‘Shorting the pound is a consensus trade . . . people are desperately trying to get into it in a larger size right now,’ said a London-based hedge fund manager managing several billion dollars of assets. ‘The hedge fund community is definitely piling into this trade today, the question it is divided on is how much of a spill over we are going to see from Brexit into other European markets.’
Most fund managers spoke to the Financial Times on the condition of anonymity because of the stigma attached to profiting on sterling’s sharp fall and recession expectations.
Alberto Gallo, a portfolio manager for the hedge fund Algebris, said sterling has now become the market’s main proxy for fears about the uncertainty of Brexit.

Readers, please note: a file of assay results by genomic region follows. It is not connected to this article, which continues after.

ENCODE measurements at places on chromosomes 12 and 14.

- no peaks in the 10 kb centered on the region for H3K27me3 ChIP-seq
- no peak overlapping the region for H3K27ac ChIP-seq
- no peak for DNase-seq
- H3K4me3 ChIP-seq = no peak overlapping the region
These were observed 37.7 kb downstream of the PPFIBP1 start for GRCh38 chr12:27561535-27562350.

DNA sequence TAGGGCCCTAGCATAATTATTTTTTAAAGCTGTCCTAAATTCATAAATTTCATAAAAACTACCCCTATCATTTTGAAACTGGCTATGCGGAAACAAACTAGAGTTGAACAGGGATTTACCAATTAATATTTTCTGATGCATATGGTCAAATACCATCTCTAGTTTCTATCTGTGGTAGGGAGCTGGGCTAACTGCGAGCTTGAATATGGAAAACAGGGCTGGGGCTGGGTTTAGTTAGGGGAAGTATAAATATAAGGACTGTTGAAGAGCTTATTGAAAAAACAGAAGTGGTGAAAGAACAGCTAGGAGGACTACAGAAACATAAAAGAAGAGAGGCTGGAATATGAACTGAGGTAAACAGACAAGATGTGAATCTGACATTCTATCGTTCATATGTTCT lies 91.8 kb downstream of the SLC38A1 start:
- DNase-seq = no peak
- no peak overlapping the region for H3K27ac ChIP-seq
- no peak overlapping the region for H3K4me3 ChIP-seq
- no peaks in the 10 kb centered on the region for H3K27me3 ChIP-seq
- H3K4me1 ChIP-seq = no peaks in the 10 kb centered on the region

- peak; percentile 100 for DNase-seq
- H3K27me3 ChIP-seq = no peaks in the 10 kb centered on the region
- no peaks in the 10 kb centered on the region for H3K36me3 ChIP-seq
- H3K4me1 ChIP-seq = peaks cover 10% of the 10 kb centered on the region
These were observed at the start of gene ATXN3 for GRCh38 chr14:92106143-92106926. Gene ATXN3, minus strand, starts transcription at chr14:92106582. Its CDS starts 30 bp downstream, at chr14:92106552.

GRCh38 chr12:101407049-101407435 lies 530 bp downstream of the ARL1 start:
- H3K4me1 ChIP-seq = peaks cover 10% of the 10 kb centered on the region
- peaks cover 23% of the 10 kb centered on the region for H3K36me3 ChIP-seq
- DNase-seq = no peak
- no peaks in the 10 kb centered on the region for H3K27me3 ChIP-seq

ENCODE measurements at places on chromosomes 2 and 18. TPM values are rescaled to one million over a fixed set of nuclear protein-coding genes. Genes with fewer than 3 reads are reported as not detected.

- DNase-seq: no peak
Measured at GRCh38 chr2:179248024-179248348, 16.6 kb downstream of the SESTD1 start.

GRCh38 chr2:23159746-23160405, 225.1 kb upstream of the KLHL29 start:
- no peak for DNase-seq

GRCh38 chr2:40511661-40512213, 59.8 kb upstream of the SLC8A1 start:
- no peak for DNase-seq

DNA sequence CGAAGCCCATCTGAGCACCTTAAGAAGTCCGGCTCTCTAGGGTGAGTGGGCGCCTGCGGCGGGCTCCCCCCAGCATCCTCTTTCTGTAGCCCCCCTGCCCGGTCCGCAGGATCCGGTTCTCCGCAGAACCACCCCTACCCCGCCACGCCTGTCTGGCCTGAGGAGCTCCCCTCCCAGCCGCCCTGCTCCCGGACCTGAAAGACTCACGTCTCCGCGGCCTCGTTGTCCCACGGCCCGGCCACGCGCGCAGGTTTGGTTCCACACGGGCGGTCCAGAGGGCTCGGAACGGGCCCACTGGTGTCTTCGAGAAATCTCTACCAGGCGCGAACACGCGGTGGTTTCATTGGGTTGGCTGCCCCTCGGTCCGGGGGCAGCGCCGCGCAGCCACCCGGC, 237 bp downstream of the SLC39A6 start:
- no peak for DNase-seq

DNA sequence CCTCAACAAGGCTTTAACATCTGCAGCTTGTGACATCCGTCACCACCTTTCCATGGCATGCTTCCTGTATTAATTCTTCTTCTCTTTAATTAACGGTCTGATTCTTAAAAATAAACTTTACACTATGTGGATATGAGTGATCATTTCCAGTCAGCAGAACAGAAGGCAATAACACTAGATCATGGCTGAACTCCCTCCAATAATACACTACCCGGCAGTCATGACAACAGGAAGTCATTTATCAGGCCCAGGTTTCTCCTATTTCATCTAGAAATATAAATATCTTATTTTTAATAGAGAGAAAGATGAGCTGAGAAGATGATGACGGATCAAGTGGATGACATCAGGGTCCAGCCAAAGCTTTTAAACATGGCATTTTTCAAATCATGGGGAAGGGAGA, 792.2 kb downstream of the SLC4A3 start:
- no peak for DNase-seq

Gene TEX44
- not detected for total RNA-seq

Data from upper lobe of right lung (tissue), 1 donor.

‘The pound clearly has a lot more to drop’ said Mr Gallo, who also questioned the ability of the Bank of England to support sterling if it needed to. ‘The Bank of England doesn’t have room to raise rates, and doesn’t have large reserves,’ he added.
Traders said hedge funds were starting to put on short positions against sterling using cash, rather than options, which have become increasingly expensive.
FT/ today 27 June 2016
[Quoted by King Pyrrhus of Epirus after the battle of Heraclea 280BC]